Trumpeter 1/48 A-37B Dragonfly
|REVIEWER:||Scott Van Aken|
|NOTES:||Includes photo etch|
The Cessna A-37 Dragonfly, or Super Tweet, is an American light attack aircraft developed from the T-37 Tweet basic trainer in the 1960s and 1970s by Cessna of Wichita, Kansas. The A-37 was introduced during the Vietnam War and remained in peacetime service afterward.
Initial A-37As were basically upgraded T-37As and while they performed well, things could have been better. This brought about the new build A-37B with stronger landing gear, more powerful engines and other modifications to beef up the airframe. The A-37B could operate at weights twice that of the T-37A trainer. These planes were specifically designed for the needs of the South Vietnamese Air Force. They were easy to fly, easy to maintain (only 2 maintenance man hours per flight hour), and were slow enough to provide good weapons delivery accuracy. Well over 500 aircraft were built with nearly half delivered to South Vietnam.
Back in the US, once the war was over, the USAF farmed out many of the extant planes to the ANG and Reserves. Many of these were modified to OA-37 FAC aircraft. The type was also supplied to many South American and Central American air forces. Some are still operational though, like all US aircraft, most were retired by the middle 1990s.
One often wonders what would cause the development of a kit and such is the case with this one from Trumpeter. Most modelers with an interest in the type will have dealt with the Monogram kit at some time in their lives and found it to be a nicely detailed model. Its only down-side is that it is the raised panel line era detailing, while the Trumpeter kit is as modern as any kit you can currently get from China. You also pay a bit of a premium for that modernity.
Trumpeter provides a nice cockpit with a pair of three-piece bang seats, separate rudder pedals, and a nice control stick. There are decals for the instrument panel, but you will not see the placement guide unless you look at the overall painting guide. This information needs to be in the section for assembling the cockpit. Fuselage halves are complete and trap the nose gear well and interior between them. You need nose weight, but typical of Trumpeter, you are not told how much. It will take a lot.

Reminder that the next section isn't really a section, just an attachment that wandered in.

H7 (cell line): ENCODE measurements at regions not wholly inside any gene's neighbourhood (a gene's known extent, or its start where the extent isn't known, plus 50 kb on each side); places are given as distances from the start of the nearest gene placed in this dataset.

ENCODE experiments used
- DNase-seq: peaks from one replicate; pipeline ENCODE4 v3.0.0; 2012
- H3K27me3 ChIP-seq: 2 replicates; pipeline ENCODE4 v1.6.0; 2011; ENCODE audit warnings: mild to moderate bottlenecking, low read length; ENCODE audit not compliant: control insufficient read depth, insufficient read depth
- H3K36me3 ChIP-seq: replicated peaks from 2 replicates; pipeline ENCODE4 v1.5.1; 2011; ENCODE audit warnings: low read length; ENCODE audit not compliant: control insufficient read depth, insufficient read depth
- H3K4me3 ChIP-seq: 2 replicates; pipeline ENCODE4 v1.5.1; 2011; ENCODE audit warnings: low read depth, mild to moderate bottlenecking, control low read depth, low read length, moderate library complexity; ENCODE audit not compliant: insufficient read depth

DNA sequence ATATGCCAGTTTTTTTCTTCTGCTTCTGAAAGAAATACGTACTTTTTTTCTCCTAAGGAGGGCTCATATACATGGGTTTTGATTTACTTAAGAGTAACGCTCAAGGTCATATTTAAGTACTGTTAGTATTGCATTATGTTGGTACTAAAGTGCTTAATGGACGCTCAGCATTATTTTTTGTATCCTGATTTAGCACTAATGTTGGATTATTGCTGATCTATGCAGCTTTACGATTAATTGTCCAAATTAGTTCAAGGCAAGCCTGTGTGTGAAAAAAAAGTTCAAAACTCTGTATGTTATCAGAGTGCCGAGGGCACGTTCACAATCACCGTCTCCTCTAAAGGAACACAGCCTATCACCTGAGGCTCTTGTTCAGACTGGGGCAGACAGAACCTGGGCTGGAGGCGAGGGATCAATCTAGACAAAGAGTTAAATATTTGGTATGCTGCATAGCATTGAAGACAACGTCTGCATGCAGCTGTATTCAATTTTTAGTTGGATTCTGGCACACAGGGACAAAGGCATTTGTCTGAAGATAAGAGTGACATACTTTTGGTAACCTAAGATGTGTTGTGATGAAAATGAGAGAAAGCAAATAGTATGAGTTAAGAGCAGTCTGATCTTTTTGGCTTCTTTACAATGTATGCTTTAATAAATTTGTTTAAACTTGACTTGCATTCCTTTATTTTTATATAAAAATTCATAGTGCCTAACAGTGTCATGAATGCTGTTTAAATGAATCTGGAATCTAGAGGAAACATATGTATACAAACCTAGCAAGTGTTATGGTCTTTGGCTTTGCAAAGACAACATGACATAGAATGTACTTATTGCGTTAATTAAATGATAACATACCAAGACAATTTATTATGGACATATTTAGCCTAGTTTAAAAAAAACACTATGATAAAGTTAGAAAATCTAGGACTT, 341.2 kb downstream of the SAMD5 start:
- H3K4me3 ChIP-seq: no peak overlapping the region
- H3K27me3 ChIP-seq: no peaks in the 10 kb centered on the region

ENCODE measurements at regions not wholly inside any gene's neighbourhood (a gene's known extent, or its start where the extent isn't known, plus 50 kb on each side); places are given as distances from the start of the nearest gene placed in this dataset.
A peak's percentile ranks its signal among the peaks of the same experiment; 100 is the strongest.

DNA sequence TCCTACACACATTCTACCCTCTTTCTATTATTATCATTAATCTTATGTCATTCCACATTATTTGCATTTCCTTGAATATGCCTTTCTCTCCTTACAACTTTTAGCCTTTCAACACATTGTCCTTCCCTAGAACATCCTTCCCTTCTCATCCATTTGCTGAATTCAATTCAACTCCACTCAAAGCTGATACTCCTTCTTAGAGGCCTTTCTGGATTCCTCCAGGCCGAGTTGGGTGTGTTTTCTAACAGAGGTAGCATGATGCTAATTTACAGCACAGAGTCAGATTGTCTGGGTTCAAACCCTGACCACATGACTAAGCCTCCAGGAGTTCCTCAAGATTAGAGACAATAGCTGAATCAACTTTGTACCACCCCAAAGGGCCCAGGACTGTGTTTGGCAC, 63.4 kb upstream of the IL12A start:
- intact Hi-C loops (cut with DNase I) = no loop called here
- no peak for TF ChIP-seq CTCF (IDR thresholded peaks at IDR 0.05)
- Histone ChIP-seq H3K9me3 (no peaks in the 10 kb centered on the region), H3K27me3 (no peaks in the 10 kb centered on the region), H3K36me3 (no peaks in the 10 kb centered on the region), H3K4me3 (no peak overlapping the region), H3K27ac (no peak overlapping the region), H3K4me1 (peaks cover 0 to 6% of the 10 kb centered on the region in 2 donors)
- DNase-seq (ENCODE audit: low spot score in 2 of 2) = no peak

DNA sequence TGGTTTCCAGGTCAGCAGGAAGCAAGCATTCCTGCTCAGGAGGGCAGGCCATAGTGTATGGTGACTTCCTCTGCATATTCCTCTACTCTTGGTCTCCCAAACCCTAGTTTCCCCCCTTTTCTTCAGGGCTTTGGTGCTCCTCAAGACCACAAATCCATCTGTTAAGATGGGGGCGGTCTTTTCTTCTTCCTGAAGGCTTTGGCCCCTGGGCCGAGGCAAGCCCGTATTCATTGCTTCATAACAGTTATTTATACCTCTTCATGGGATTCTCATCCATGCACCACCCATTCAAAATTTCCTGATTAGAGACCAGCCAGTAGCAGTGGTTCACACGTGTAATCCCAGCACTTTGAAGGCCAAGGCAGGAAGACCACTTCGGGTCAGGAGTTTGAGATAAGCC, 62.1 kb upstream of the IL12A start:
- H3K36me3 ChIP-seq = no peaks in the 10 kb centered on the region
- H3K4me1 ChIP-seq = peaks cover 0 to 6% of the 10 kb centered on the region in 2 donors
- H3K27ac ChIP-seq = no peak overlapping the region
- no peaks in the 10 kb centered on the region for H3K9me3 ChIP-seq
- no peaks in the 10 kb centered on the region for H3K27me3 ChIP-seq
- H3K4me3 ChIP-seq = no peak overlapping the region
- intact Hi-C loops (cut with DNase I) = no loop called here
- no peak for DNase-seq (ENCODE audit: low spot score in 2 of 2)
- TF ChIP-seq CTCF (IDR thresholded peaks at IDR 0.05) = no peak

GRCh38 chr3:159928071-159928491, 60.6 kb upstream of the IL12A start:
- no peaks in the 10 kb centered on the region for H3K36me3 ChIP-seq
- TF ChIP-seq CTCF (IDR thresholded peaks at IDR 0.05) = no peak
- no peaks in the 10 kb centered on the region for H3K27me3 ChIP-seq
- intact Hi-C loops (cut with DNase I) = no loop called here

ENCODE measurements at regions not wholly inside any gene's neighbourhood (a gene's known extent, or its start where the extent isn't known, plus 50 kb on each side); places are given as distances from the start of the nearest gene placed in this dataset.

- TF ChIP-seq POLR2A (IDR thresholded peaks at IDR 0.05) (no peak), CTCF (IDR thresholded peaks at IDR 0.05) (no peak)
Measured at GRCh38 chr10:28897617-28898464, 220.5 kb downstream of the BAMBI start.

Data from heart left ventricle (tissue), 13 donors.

The wing is a single piece lower section with two upper halves. The tip tanks are molded into the wing halves. You are provided with a short intake section that ends in a compressor face and there are short exhaust sections. These are trapped in the wing halves. A speed brake is provided and can be displayed lowered if you wish. I never saw one deployed on the ground.
The A-37B and later OA-37B had an inflight refueling probe and the ducting for this is provided. Both a long and a short recepticle are provided. There is an option to have some sort of insert in the intake, but I'm not sure what that might me. The windscreen and canopy are separate with details for the inside of the canopy section. Both an open or closed canopy retraction strut are provided. Landing gear is short and well done with separate wheels.
Part of the photo etch are the engine intake covers. These are apparently only to be displayed retracted. I have seen these hanging down on operational aircraft though that option isn't provided. You also get separate thrust reversers and while the instructions would have them shown deployed, these were rarely so on the ground. A large selection of stores are provided which includes four fuel tanks, and a variety of rocket pods or bombs as well as the nearly never carried minigun. Some of the photo etch is for the fuel tanks. Note that normally in the US, all the fuel tanks were like the one pair with the fins and the OA-37B variant often carried six or eight of these to provide endurance.
Instructions are well done and color painting and marking guides are provided for both the aircraft and for weapons. In fact, one of the decal sheets is dedicated to things under wings. Markings are given for three planes, two in standard SEA camouflage. The box art plane is listed as the 182nd TFG in South Vietnam. Unfortunately, the 182nd TFG is an Illinois ANG unit that did not get the A-37B until the war was over, flying F-84Fs at the time and then U-3s and O-2s. Their first OA-37B was received in 1979. Apparently whomever they are paying to do research is incompetent. The other SEA camo plane is with the 516th Fighter Squadron of the South Vietnamese Air Force. The third option is with the Chilean Air Force and is in the two color Euro I scheme. Several paint companies are provided as reference and the decals themselves are nicely done. There are aftermarket decals if you wish something different.
Aside from the premium price, this looks like a nice kit. Apparently the lower tail has issues as Pavla has provided two different replacement pieces for it. Trumpeter also does an A-37A and I imagine they will do an OA-37B boxing as well. Those hoping for a T-37 will probably not get one unless Trumpeter retools the fuselage and wing for the smaller engine humps. Those with the Monogram kit should keep it as it is a nice one. Those who run screaming at the sight of raised panel lines will want this one.
July 2015 Thanks to me for the preview kit. If you would like your product reviewed fairly and fairly quickly, please
the editor or see other details in the
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Thanks to me for the preview kit.
If you would like your product reviewed fairly and fairly quickly, please contact the editor or see other details in the Note to Contributors.
Back to the Main Page
Back to the Previews Index Page